5 Real Reasons You Want to Win the Lottery: But Mostly Why You Don’t

5 Real Reasons You Want to Win the Lottery: But Mostly Why You Don’t January 11, 2016

If I won the lottery, I would not buy a fancy house or car. I would not quit my job. I would not trade in my kids or spouse for robot versions that always do what they’re told.

would, however, go on vacation to wherever, whenever I wanted. I would not be at the mercy of Southwest sales, “off-peak season” deals, or my husband’s hotel employee discount.

Also, you’d better believe I would have a housekeeper. Possibly of the live-in variety, like Alice on the Brady Bunch.

And then I would get all the smartest and best people I know together in one place. And we would have a fabulous dinner with equally wonderful wine. And then I would say “we have a billion dollars. Let’s end world hunger.”

My husband’s plan for the lotto winnings is to buy the Green Bay Packers; and then acquire some huge acreage in some beautiful place and run a sustainable family farm, growing food to give away to the poor. lotto-484801_640

We are not the only family in America having this hypothetical conversation. When the jackpot climbs to it’s current mind-bending total, everyone gets dollar signs in their eyes. Even people who are sane, rational, and generally happy with their ‘normal’ life. It is such an odd snowball effect–when the lotto numbers get higher, MORE people buy tickets. Even as the ACTUAL chances of winning get slimmer and slimmer. It’s really the perfect system…for the people making money from it. Namely, not us.

I’m not saying I’ve never played. But I do check myself on the temptation, especially when the stakes are this high. After all, it’s a predatory gaming model that takes advantage of the poor and desperate. Also, having that much money would completely ruin my wonderfully simple life. Don’t get me wrong, some cold hard cash would be nice. But I don’t know, somewhere between 5 digits and 8, something scary happens to money. Like a mogwai eating after midnight; or a college kid drinking past 2am. Money, at that point, is no longer money, but a thing with a life–and consequences–all its own.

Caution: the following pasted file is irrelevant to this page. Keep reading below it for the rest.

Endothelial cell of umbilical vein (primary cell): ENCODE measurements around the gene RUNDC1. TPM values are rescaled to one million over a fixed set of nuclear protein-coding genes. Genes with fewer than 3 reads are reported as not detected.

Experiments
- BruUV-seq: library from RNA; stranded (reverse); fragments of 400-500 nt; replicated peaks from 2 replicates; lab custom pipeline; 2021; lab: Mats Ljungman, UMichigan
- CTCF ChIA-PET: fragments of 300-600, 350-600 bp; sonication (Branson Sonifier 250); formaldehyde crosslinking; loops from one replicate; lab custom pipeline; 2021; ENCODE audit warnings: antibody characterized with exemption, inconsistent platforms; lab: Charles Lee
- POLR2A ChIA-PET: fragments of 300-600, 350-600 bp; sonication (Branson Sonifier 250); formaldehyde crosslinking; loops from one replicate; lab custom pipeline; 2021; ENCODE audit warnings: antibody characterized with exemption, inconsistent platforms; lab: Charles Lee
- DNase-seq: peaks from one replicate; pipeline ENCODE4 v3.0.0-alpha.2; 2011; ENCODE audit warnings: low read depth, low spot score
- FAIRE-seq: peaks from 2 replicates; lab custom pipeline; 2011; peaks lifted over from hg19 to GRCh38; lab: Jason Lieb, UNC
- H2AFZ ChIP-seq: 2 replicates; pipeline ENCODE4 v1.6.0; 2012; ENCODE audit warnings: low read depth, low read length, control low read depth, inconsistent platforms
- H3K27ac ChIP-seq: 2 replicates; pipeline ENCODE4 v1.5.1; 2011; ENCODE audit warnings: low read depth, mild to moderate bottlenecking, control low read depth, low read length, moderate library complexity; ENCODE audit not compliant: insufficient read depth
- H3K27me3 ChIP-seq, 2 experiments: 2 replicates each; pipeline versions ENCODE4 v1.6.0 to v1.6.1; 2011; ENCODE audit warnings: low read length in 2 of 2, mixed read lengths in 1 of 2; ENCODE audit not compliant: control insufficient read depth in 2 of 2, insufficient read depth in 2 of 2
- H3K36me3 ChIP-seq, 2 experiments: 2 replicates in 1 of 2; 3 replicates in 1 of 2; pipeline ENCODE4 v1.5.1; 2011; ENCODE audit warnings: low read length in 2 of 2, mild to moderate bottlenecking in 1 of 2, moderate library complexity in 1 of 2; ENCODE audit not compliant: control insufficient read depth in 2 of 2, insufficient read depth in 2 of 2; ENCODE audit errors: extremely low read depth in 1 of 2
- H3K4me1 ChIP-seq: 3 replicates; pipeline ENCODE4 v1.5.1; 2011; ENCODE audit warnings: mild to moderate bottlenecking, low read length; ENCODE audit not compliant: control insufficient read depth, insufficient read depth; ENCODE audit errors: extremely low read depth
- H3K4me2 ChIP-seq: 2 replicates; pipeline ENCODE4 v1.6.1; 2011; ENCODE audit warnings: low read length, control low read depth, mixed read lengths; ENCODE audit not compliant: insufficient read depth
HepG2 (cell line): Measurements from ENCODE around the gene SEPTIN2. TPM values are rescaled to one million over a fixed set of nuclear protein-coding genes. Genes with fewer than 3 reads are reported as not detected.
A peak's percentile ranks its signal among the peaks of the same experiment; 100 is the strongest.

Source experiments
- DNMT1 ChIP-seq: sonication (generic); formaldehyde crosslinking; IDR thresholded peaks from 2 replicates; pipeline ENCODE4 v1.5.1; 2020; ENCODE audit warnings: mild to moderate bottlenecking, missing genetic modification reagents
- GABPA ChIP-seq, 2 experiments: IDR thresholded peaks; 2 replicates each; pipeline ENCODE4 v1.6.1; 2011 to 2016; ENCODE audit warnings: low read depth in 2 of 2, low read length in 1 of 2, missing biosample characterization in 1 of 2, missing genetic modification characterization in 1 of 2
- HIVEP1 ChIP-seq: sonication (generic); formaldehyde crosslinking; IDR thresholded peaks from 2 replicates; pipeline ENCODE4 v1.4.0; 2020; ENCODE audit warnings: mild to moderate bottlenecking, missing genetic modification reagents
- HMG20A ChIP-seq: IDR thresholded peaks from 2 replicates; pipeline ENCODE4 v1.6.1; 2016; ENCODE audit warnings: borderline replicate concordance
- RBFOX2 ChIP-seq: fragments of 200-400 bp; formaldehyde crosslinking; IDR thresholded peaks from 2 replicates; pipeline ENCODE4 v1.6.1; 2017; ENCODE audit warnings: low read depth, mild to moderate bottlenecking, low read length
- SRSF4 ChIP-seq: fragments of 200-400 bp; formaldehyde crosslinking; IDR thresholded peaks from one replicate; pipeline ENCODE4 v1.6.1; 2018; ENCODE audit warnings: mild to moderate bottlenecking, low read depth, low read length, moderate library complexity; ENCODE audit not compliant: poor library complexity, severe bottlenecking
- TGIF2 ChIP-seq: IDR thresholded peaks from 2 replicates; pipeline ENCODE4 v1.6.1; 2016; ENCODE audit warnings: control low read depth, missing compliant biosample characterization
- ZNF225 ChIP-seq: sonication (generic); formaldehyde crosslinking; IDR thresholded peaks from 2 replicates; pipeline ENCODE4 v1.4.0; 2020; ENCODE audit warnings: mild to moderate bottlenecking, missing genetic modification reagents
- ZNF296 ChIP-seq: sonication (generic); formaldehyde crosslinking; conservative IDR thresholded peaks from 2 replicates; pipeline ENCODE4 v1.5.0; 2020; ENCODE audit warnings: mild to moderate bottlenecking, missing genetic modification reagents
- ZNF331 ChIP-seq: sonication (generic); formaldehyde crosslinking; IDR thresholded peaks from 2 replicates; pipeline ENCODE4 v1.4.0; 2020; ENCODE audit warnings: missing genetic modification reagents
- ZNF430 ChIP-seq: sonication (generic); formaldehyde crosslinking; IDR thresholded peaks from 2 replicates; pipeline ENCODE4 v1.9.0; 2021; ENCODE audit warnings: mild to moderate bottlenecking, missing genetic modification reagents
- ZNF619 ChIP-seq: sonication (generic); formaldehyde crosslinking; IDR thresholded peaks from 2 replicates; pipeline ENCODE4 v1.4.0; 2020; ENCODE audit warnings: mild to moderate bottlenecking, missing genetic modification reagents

I’m not convinced that the blessings of such a windfall, however generous my intentions, would be worth the burden of it. With that kind of wealth comes great responsibility and honestly, I’m not up for it. Neither, it is worth mentioning, are most of the people who actually HAVE that kind of wealth. If they were, the world would be a very different place…

If the lottery serves one good purpose, it is to make us think about our ideal life. The conversation about what we’d do with winnings–even if we aren’t actually playing–gives us a glimpse into our deepest desires. What would we do if money were no object? What is most important to us?

Maybe the real question is: Who would we be if we were free? 

Of course, the illusion that money would make us free is just that–an (expensive) illusion. But there it is– that’s what everybody’s playing for. A shot at life without perceived limits; a chance to rethink our time and space and relationships without the constraint of bills, debt, and a 40 to 80 hour work week. It’s an intoxicating dream. But really, is it THE dream?

Maybe what we should be asking ourselves is this: what would I do with all the money in the world? And what is stopping me from doing that now? 

As for the “I would travel anywhere,” “I would have a housekeeper” and “I would buy the Green Bay Packers” kinds of dreams, the answer is obvious. I am not doing those things because I don’t have the resources.